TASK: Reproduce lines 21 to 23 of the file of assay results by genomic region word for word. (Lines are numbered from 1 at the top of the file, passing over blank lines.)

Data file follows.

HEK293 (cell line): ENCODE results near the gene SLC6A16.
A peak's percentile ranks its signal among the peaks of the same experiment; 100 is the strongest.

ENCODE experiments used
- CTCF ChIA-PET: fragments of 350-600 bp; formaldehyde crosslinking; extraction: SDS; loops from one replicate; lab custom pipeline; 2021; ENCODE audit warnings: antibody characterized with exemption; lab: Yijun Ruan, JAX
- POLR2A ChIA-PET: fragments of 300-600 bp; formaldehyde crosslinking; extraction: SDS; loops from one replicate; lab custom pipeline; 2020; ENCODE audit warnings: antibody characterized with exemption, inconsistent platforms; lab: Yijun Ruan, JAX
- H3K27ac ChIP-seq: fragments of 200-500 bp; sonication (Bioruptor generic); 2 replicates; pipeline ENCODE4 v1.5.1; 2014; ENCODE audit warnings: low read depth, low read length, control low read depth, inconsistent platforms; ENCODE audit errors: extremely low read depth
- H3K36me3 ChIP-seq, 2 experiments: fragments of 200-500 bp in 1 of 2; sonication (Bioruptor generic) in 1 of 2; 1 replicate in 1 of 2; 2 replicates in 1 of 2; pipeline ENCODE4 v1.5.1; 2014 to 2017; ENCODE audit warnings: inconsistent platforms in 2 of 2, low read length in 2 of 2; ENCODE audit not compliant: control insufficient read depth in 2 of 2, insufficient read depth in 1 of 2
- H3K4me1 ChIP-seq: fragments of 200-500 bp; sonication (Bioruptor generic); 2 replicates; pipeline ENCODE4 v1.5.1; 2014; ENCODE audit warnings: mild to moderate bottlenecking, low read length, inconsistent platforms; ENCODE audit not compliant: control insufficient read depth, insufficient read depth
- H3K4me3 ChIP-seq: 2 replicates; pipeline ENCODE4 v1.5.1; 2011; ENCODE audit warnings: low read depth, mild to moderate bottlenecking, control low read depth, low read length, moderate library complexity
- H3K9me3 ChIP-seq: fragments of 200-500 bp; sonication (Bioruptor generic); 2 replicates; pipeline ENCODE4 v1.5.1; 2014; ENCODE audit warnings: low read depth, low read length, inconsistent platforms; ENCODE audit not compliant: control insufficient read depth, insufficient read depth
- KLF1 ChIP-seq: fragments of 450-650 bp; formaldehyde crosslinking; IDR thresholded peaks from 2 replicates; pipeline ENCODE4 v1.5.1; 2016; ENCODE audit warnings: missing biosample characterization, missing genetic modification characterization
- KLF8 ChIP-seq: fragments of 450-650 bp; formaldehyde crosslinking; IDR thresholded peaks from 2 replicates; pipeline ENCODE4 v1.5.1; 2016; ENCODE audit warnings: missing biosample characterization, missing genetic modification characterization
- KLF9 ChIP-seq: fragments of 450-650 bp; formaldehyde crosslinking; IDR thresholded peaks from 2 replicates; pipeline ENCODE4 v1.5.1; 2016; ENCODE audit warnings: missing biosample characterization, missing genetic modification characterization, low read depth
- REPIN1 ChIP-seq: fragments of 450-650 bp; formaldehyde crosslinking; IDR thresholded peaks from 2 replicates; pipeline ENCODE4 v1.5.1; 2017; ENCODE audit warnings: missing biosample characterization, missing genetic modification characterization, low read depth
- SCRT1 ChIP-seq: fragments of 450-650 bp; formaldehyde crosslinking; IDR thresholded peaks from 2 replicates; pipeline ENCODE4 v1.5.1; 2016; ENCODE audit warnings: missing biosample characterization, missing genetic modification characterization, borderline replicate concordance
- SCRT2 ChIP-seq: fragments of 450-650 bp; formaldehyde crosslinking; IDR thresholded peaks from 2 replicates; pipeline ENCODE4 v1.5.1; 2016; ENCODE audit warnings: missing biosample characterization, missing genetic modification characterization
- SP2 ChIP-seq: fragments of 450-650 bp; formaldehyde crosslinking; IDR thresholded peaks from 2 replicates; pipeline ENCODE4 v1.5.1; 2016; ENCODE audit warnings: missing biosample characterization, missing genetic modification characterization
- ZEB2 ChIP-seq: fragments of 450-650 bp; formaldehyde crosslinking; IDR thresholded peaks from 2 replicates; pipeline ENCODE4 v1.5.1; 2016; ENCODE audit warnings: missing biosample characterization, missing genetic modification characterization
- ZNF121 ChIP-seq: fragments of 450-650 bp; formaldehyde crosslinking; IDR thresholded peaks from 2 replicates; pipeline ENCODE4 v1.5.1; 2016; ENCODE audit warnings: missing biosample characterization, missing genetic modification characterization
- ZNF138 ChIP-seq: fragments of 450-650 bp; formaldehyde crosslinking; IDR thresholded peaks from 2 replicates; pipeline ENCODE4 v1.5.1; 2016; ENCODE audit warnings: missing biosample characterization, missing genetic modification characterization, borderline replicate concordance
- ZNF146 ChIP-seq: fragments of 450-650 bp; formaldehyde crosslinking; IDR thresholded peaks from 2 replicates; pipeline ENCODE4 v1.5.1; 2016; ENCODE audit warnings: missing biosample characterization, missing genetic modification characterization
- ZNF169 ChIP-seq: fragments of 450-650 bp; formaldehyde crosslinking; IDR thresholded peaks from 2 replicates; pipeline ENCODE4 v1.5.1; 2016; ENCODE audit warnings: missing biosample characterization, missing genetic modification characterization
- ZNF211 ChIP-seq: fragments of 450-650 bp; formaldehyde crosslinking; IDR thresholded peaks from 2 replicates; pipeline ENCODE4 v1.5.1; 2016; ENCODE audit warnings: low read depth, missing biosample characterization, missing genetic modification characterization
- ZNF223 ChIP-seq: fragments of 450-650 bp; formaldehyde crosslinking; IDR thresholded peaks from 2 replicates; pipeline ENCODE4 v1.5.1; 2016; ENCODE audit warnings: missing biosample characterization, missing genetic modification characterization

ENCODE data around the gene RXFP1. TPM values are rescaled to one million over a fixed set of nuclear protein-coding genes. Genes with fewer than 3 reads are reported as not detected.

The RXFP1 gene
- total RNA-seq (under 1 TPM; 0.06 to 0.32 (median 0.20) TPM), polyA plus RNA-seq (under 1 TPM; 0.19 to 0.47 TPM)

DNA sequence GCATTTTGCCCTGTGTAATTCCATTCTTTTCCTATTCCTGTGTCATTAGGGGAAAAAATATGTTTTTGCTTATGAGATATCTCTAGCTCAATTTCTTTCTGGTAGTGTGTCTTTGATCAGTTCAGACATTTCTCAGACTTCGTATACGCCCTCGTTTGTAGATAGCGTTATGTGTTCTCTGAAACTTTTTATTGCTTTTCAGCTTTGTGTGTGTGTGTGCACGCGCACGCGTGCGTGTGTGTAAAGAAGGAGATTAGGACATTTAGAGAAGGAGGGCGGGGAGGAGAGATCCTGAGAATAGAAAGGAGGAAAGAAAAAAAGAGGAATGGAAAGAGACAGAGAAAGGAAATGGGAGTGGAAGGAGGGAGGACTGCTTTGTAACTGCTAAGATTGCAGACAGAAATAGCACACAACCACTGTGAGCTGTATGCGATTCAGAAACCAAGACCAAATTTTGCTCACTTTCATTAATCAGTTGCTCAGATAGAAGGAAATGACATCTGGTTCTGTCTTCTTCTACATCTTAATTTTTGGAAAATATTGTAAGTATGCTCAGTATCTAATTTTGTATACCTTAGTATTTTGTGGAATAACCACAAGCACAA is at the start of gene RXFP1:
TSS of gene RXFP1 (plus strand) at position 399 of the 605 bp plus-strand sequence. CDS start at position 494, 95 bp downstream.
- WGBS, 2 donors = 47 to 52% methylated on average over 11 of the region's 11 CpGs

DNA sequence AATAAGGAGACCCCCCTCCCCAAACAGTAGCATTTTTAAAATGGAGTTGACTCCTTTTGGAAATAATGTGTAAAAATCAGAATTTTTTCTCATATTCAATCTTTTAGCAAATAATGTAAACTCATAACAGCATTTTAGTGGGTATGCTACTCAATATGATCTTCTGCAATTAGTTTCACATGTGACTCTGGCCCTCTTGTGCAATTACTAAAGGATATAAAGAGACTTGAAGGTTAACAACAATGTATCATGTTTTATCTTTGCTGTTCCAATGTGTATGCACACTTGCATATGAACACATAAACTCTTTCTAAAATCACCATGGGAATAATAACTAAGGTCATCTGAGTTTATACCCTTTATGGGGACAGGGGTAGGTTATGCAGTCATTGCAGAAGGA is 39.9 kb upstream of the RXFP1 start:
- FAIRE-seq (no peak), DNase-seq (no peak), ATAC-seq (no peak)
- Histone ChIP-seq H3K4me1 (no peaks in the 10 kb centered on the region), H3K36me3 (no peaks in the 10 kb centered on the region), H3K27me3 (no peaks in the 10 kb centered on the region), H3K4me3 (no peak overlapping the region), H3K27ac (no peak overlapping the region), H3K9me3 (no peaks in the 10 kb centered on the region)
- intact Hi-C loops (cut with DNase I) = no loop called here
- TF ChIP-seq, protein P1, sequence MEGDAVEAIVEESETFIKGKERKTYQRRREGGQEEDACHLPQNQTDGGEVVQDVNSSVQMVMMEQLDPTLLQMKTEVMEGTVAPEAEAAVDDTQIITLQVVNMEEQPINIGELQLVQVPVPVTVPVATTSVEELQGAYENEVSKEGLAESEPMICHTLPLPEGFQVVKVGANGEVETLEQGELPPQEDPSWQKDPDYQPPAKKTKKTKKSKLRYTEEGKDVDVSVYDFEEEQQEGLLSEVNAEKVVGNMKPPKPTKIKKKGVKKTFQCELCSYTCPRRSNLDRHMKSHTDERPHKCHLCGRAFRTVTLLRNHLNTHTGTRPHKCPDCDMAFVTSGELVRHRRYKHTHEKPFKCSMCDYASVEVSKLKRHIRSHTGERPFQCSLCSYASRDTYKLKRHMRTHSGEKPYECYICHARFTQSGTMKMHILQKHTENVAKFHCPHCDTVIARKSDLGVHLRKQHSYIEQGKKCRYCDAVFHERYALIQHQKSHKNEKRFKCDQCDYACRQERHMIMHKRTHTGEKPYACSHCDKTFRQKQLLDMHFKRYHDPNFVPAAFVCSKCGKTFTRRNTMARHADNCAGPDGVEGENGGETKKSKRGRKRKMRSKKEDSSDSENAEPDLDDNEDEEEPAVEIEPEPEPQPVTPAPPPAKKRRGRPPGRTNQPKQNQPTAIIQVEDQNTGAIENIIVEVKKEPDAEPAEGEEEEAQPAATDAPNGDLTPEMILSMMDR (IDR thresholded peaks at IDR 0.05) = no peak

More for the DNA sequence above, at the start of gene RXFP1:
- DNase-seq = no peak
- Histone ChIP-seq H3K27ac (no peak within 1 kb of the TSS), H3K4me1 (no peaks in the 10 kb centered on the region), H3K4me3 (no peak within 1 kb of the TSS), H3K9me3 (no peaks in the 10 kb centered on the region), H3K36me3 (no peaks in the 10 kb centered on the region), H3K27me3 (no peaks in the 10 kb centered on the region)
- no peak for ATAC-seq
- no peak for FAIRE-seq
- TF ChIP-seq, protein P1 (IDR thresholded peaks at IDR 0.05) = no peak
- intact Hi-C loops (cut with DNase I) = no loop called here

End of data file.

- ZNF146 ChIP-seq: fragments of 450-650 bp; formaldehyde crosslinking; IDR thresholded peaks from 2 replicates; pipeline ENCODE4 v1.5.1; 2016; ENCODE audit warnings: missing biosample characterization, missing genetic modification characterization
- ZNF169 ChIP-seq: fragments of 450-650 bp; formaldehyde crosslinking; IDR thresholded peaks from 2 replicates; pipeline ENCODE4 v1.5.1; 2016; ENCODE audit warnings: missing biosample characterization, missing genetic modification characterization
- ZNF211 ChIP-seq: fragments of 450-650 bp; formaldehyde crosslinking; IDR thresholded peaks from 2 replicates; pipeline ENCODE4 v1.5.1; 2016; ENCODE audit warnings: low read depth, missing biosample characterization, missing genetic modification characterization